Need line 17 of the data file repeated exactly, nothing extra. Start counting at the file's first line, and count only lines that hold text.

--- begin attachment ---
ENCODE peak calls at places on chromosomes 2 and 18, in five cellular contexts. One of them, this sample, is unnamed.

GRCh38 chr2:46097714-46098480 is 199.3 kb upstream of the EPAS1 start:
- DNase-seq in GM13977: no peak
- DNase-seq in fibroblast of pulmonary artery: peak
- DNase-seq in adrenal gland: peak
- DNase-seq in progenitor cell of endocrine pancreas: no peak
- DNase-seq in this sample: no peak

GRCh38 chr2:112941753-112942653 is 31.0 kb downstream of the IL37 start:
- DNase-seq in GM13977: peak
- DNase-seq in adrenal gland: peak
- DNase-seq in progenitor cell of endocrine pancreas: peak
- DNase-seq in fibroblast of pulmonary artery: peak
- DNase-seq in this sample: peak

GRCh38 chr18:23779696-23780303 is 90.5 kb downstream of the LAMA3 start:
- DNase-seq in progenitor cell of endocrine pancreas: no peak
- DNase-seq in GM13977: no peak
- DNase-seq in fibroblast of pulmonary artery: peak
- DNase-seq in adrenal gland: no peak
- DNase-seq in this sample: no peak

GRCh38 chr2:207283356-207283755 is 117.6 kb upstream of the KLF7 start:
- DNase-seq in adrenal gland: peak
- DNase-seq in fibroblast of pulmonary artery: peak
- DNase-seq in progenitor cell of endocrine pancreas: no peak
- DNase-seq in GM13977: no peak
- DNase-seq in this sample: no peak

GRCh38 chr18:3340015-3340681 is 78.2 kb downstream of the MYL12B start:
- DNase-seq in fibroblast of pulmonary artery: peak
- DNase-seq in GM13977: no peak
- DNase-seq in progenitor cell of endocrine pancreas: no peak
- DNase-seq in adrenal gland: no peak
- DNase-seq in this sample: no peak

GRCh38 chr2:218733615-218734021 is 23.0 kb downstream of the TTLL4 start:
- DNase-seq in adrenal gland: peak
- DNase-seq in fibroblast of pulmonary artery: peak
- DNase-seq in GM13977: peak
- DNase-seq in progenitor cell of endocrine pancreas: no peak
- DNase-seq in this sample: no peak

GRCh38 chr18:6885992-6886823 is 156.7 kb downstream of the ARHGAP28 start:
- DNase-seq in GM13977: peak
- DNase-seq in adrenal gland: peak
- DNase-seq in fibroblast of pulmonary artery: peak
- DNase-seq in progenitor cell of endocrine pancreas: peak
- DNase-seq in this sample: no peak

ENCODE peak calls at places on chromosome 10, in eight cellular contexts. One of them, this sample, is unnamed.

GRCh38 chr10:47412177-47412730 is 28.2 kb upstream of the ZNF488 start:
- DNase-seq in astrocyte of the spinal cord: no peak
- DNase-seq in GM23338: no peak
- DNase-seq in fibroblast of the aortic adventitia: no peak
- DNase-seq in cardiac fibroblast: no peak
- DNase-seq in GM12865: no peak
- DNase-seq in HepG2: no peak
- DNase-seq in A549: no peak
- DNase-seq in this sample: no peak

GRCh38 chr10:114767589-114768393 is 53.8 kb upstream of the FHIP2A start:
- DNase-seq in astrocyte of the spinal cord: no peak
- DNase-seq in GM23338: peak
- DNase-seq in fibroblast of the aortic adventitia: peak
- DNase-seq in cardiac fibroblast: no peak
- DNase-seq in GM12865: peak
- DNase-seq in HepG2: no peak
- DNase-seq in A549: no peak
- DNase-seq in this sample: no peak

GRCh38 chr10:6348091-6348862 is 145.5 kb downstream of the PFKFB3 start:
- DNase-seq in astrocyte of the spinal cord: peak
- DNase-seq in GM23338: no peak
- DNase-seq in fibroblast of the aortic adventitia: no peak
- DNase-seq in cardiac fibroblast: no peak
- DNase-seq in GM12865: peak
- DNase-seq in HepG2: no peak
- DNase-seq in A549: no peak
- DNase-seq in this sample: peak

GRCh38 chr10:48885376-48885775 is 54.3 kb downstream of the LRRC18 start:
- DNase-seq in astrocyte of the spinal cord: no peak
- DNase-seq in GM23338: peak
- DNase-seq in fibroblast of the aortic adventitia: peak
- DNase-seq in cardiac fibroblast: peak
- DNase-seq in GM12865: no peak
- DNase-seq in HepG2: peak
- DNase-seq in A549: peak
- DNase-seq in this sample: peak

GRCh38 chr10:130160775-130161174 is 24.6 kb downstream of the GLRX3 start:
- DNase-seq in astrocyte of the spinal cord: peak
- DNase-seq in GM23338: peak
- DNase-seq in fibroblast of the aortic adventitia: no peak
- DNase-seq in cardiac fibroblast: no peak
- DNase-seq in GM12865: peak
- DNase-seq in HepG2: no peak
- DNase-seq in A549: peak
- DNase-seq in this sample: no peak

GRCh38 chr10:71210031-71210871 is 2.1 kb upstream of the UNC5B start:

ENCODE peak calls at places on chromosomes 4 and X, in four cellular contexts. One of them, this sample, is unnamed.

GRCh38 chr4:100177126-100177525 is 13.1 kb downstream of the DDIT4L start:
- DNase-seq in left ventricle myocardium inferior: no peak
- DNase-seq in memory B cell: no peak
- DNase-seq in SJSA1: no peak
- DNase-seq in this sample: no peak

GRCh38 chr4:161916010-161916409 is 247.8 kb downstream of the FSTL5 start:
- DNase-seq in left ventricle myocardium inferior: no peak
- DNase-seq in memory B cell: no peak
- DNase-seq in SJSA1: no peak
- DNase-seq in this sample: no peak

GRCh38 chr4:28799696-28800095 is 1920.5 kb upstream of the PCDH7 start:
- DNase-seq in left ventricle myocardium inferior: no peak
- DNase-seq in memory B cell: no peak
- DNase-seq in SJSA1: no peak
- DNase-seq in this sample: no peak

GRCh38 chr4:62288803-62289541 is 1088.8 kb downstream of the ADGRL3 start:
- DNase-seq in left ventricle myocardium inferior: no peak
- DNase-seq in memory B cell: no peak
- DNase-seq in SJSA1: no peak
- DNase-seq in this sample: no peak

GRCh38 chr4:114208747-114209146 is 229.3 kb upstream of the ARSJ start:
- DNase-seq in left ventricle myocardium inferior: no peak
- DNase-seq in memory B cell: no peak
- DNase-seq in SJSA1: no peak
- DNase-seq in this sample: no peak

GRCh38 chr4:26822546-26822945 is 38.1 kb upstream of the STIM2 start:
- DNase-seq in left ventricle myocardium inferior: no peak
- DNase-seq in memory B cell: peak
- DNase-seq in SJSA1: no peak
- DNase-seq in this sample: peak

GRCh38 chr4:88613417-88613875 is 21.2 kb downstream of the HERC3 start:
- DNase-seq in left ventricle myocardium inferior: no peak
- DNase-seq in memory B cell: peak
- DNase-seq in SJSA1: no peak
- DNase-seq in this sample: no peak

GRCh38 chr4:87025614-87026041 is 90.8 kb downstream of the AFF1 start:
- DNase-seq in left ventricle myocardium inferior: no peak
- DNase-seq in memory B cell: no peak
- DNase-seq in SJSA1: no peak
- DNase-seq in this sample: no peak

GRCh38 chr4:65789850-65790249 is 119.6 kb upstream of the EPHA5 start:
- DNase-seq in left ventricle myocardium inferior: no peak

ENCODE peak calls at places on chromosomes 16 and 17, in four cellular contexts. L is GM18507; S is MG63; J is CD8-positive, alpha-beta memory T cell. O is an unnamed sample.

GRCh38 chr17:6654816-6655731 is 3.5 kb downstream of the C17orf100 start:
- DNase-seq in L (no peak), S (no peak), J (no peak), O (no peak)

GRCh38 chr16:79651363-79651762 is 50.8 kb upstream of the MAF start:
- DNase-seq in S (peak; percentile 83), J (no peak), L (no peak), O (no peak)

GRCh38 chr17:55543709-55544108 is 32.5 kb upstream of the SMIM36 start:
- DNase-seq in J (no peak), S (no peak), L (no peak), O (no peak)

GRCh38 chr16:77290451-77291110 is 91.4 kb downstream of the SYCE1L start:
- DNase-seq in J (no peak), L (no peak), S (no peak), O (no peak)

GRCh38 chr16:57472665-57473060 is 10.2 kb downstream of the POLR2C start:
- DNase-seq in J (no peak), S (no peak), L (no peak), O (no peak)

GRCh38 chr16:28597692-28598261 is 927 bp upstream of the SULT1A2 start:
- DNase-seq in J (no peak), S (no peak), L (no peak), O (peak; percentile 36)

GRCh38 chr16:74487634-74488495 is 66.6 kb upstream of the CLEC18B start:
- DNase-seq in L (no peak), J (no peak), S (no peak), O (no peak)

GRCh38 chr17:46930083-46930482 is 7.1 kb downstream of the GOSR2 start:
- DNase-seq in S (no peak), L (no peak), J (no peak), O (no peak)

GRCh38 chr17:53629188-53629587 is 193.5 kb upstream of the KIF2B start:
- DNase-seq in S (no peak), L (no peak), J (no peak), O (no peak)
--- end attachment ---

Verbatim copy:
- DNase-seq in fibroblast of pulmonary artery: peak